Smart Glasses Recognize Images without Any Sensors

The sophis­ticated tech­nology that powers face recognition in many modern smartphones someday could receive a high-tech upgrade that sounds and looks sur­prisingly low-tech. This window to the future is none other than a piece of glass. Uni­versity of Wisconsin-Madison engineers have devised a method to create pieces of smart glass that can recognize images without requiring any sensors or circuits or power sources. “We’re using optics to condense the normal setup of cameras, sensors and deep neural networks into a single piece of thin glass,” says Zongfu Yu.

Tiny impurities in smart glass mimic artificial intelligence by bending light to recognize different numbers. (Source: Z. Yu)

Embedding arti­ficial intel­ligence inside inert objects is a concept that, at first glance, seems like something out of science fiction. However, it’s an advance that could open new frontiers for low-power elec­tronics. Now, arti­ficial intel­ligence gobbles up substantial compu­tational resources every time you glance at your phone to unlock it with face ID. In the future, one piece of glass could recognize your face without using any power at all. “This is completely different from the typical route to machine vision,” says Yu.

He envisions pieces of glass that look like trans­lucent squares. Tiny strate­gically placed bubbles and impu­rities embedded within the glass would bend light in specific ways to differen­tiate among different images. That’s the artificial intel­ligence in action. For their proof of concept, the engineers devised a method to make glass pieces that identified hand­written numbers. Light emanating from an image of a number enters at one end of the glass, and then focuses to one of nine specific spots on the other side, each corresponding to individual digits. The glass was dynamic enough to detect, in real-time, when a handwritten 3 was altered to become an 8.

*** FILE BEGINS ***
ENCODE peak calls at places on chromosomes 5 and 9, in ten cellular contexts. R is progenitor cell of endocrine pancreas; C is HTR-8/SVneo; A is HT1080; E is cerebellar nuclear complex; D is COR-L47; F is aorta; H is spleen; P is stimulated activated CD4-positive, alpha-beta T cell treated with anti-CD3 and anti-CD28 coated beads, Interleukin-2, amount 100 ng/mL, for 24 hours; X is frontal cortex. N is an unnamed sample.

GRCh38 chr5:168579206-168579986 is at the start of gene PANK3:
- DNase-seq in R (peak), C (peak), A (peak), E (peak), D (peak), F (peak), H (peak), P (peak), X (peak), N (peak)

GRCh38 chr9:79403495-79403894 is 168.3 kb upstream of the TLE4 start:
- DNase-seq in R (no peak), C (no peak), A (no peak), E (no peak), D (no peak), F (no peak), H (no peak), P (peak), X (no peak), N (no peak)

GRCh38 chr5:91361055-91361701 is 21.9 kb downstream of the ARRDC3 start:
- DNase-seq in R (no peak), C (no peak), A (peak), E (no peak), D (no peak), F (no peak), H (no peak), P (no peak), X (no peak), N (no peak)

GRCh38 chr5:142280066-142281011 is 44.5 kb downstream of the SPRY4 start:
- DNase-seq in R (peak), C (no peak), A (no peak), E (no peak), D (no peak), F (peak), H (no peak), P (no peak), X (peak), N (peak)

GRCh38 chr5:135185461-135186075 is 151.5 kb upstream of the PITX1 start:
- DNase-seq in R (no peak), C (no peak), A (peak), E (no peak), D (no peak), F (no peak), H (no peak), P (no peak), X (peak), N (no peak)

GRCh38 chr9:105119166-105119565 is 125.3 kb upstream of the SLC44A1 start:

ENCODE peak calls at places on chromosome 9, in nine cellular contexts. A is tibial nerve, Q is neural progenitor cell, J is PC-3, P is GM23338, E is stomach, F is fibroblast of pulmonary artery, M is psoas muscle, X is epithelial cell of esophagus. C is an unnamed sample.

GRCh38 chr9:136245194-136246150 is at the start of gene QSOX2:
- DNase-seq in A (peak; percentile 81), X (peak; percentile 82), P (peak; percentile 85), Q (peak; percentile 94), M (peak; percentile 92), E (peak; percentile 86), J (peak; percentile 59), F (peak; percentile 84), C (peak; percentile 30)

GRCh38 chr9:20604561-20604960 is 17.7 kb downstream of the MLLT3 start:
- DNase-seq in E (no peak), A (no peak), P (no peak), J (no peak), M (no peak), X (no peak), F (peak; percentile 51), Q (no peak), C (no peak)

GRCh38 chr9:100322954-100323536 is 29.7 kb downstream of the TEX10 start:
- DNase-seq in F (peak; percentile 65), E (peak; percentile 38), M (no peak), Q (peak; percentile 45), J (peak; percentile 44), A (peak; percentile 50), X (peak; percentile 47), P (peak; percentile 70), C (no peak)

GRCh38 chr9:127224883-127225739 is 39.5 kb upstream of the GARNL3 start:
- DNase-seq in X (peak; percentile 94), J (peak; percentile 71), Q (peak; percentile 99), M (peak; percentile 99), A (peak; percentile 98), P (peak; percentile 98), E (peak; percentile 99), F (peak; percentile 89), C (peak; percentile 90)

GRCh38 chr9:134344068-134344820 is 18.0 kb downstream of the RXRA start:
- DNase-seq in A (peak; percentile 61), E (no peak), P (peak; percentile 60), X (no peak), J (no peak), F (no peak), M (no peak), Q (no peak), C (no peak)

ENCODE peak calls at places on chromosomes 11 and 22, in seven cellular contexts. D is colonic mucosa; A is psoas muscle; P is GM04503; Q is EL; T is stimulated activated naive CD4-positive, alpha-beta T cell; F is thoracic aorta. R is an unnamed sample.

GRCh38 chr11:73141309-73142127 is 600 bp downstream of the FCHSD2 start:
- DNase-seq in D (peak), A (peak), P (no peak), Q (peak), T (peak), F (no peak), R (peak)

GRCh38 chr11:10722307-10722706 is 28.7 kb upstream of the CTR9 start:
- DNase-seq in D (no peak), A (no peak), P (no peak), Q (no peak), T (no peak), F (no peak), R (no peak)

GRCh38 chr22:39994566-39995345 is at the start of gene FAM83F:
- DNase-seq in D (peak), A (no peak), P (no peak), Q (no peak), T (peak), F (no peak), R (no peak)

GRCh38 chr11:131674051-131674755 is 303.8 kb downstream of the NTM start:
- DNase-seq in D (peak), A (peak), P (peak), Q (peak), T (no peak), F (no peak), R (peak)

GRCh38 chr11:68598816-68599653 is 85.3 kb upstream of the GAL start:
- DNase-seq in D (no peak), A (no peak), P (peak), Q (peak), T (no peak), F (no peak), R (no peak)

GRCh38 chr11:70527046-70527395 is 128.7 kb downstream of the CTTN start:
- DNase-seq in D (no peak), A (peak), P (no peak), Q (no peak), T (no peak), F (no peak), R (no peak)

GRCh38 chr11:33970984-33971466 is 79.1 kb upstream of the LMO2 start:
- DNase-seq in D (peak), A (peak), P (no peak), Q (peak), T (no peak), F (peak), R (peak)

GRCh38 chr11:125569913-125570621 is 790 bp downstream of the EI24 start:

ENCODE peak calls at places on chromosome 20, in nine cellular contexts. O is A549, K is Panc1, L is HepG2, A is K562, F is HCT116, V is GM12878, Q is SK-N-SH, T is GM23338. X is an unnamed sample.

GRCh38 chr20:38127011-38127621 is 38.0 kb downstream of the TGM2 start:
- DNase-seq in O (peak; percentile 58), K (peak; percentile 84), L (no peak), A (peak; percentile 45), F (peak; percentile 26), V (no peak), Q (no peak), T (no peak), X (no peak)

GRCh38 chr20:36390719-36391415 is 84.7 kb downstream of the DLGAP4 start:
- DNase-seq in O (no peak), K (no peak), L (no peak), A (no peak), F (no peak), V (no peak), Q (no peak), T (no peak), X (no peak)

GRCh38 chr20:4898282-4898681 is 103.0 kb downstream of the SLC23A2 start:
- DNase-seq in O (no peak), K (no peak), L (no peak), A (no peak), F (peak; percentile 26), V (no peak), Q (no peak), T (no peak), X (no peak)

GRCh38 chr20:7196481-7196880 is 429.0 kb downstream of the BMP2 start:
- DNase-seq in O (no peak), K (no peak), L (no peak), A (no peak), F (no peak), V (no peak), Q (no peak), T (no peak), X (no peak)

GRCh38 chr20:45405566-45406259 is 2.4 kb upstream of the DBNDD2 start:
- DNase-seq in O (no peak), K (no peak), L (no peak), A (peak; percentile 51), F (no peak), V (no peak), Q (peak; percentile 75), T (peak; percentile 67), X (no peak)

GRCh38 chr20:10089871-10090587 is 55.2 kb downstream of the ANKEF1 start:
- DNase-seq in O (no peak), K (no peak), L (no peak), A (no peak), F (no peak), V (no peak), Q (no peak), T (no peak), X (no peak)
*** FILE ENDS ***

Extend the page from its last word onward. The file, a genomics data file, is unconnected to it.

“The fact that we were able to get this complex behavior with such a simple structure was really something,” says Erfan Khoram, a graduate student in Yu’s lab. Designing the glass to recognize numbers was similar to a machine-learning training process, except that the engineers trained an analog material instead of digital codes. Specifically, the engineers placed air bubbles of different sizes and shapes as well as small pieces of light-absorbing materials like graphene at specific locations inside the glass. “We’re accustomed to digital computing, but this has broadened our view,” says Yu. “The wave dynamics of light propa­gation provide a new way to perform analog arti­ficial neural computing“.

One such advantage is that the compu­tation is completely passive and intrinsic to the material, meaning one piece of image-recog­nition glass could be used hundreds of thousands of times. “We could poten­tially use the glass as a biometric lock, tuned to recognize only one person’s face”, says Yu. “Once built, it would last forever without needing power or internet, meaning it could keep something safe for you even after thousands of years.”

Additionally, it works at literally the speed of light, because the glass distin­guishes among different images by distorting light waves. Although the up-front training process could be time consuming and compu­tationally demanding, the glass itself is easy and inex­pensive to fabricate. In the future, the researchers plan to determine if their approach works for more complex tasks, such as facial recognition.

“The true power of this tech­nology lies in its ability to handle much more complex classification tasks instantly without any energy consumption,” says Ming Yuan, a colla­borator from Columbia University. “These tasks are the key to create arti­ficial intelli­gence: to teach driverless cars to recognize a traffic signal, to enable voice control in consumer devices, among numerous other examples.”

Unlike human vision, which is mind-bogglingly general in its capa­bilities to discern an untold number of different objects, the smart glass could excel in specific appli­cations – for example, one piece for number recog­nition, a different piece for identifying letters, another for faces, and so on. “We’re always thinking about how we provide vision for machines in the future, and imagining appli­cation specific, mission-driven tech­nologies.” says Yu. “This changes almost everything about how we design machine vision.” (Source: U. Wisconsin-Madison)

Reference: E. Khoram et al.: Nanophotonic media for artificial neural inference, Phot. Res. 7, 823 (2019); DOI: 10.1364/PRJ.7.000823

Link: Photonics Lab, University of Wisconsin Madison, Madison, USA

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